Nicola Sturgeon to raise awareness of sheep-worrying laws

Scotland’s first minister Nicola Sturgeon has promised to promote and enforce the tougher penalties that now apply for sheep worrying in Scotland.   

The Protection of Livestock (Amendment) (Scotland) Act 2021 came into force on 14 November 2021, increasing the investigative powers available to the police, and stiffening the penalties for people who allow their dogs to worry or kill livestock.

See also: Scots farmers and police team up to tackle livestock worrying

Irresponsible dog owners can now be fined up to £40,000 and sent to prison for 12 months for the most serious cases in Scotland.

The legislation was originally sponsored by South Scotland SNP parliament member Emma Harper, who met Ms Sturgeon this week to discuss enforcement.  

“I welcome the first minister’s commitment to the Scottish government taking forward work to raise awareness of the Act, especially as we approach lambing season,” said Ms Harper after the meeting.

“Any attacks on livestock can have serious financial and emotional consequences to Scotland’s farmers, who work extremely hard, 365 days each year to ensure our food supply.”

NatureScot and the chief constable of Police Scotland have also been asked to advertise and promote the Act “so that people are aware of the serious consequences of allowing their dogs to attack or worry livestock”.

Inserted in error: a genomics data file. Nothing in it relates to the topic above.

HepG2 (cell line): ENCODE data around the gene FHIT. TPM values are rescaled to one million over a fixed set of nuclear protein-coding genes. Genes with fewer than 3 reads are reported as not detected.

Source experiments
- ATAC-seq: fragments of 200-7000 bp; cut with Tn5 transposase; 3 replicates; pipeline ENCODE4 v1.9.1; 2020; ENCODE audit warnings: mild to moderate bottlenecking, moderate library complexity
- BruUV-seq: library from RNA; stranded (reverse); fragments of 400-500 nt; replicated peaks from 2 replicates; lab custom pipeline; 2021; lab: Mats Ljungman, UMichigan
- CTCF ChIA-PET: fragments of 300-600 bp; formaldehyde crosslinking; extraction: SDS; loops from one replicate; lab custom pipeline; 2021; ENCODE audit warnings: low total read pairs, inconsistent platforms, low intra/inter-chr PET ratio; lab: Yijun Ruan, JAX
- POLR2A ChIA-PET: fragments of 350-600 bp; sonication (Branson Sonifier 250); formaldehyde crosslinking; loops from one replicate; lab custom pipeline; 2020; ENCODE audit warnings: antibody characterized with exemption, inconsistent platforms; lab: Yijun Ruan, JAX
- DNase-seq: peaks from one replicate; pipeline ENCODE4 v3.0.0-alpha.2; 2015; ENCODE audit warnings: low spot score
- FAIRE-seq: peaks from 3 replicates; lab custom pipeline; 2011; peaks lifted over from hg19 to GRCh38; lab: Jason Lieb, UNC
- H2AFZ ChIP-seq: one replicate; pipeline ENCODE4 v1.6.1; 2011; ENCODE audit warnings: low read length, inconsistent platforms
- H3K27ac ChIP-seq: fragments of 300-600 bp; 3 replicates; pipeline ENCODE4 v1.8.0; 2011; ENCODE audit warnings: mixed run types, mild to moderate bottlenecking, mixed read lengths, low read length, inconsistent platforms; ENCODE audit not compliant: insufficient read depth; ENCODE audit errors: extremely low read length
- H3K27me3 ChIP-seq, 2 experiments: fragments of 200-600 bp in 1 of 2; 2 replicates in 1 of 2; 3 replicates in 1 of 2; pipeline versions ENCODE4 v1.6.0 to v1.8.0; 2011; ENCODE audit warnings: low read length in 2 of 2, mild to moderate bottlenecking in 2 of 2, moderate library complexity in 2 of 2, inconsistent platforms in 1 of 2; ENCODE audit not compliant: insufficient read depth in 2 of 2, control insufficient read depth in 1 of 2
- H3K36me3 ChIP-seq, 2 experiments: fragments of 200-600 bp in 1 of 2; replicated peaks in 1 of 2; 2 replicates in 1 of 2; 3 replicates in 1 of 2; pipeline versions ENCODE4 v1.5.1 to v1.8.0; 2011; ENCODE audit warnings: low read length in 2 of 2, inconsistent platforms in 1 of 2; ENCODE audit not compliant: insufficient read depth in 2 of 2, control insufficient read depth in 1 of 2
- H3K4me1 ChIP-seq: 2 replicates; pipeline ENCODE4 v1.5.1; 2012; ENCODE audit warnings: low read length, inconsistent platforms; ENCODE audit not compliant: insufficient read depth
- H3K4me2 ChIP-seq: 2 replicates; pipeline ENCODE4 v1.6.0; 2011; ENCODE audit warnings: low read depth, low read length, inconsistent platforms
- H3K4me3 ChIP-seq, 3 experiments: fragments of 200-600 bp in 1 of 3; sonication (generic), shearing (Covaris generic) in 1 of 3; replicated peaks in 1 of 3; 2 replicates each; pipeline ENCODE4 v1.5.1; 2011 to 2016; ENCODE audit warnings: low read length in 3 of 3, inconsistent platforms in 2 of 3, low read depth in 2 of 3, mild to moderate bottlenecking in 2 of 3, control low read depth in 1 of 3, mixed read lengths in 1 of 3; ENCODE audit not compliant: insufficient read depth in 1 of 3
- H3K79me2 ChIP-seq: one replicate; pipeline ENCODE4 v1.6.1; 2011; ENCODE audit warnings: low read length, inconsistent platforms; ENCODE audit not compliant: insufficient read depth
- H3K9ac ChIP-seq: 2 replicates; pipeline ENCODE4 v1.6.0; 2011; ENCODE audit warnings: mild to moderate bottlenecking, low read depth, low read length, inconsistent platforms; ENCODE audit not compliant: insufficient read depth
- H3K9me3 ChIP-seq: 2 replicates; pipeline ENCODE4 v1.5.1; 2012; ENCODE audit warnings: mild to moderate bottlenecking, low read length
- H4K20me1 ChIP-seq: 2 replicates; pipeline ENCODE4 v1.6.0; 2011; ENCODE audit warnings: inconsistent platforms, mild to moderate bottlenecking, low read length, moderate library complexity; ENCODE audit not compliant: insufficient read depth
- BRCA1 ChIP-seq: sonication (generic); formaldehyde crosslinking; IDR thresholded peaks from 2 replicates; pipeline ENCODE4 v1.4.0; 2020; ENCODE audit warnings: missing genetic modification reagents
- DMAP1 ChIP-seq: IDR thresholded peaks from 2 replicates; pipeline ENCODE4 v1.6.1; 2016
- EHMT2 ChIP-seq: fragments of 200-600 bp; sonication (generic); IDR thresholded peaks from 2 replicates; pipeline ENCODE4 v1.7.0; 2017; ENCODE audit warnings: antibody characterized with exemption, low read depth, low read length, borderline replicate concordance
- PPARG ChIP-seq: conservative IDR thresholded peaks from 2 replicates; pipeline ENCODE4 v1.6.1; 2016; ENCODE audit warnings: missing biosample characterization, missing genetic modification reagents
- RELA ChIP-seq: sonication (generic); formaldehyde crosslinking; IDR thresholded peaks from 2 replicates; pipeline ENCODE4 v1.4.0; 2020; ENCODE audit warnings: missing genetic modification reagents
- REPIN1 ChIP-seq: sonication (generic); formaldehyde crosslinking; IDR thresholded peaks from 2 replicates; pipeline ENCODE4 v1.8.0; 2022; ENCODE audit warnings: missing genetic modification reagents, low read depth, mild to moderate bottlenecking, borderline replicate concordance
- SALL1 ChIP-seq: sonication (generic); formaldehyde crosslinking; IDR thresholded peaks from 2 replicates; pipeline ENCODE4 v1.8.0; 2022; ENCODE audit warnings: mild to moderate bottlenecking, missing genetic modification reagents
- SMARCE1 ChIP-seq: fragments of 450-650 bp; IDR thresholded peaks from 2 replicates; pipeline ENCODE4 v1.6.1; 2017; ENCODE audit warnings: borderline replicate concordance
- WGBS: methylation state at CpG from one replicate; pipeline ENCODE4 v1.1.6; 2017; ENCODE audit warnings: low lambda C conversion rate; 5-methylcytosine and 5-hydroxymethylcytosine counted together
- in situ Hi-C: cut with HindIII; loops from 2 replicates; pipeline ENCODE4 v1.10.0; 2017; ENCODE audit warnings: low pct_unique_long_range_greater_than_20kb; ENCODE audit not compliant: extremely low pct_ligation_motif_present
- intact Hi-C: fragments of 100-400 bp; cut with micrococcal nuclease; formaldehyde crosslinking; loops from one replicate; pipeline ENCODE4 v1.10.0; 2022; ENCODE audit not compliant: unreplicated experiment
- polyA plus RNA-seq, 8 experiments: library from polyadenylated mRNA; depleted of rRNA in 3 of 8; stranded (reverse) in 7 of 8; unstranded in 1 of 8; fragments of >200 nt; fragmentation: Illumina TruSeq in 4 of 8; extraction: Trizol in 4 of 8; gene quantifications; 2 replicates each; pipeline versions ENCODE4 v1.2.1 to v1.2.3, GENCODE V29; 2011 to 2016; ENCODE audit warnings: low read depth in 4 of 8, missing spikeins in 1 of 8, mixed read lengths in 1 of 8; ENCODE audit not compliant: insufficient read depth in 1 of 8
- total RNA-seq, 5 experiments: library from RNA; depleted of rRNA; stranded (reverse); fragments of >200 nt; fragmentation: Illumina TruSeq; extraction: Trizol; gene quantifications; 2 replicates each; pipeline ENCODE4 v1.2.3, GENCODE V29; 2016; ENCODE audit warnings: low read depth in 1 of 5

Meanwhile, legislation that could tighten sheep-worrying controls in England and Wales is progressing through Westminster, with the Animal Welfare (Kept Animals) Bill having reached the report stage in the House of Commons, prior to moving to the House of Lords.

As well as a clampdown on puppy smuggling and a ban on keeping primates as pets, the bill plans to give new powers to the police “to provide greater protection to livestock from dangerous and out of control dogs”.

The National Sheep Association (NSA) says this presents a prime opportunity to bring much-needed action.

NSA chief executive Phil Stocker said: “Simply including the instruction for dogs to be on a lead when in the proximity of grazing livestock would reduce these terrible incidents, and increasing the fines would act as a deterrent for irresponsible dog owners who do not keep their dogs under control.

“For government to continually ignore the stressful impact of dog attacks not only on sheep welfare, but also on the mental welfare of sheep farmers and keepers, is ludicrous.”


The comments follow a recent spate of sheep-worrying incidents, including one in which sheep were killed by a train after a dog chased them on to a railway line, and a case of the RSPCA being alerted when a sheep was chased off of a cliff by a dog.

Farmers Weekly was also told of a recent incident in Warwickshire were 66 ewes carrying twins were driven on to a road by two dogs, and another 30 were then attacked in the field.

“We chased two Alsatians across the field and they disappeared. Then the true horror was apparent – ewes half chewed, driven into a pond as well,” said the farmer.

“I have been a sheep farmer all my life and we are used to seeing blood and guts at lambing, but this turned us inside out.”

Six sheep died on the night and another one died later. The dogs were later picked up, 10 miles away.

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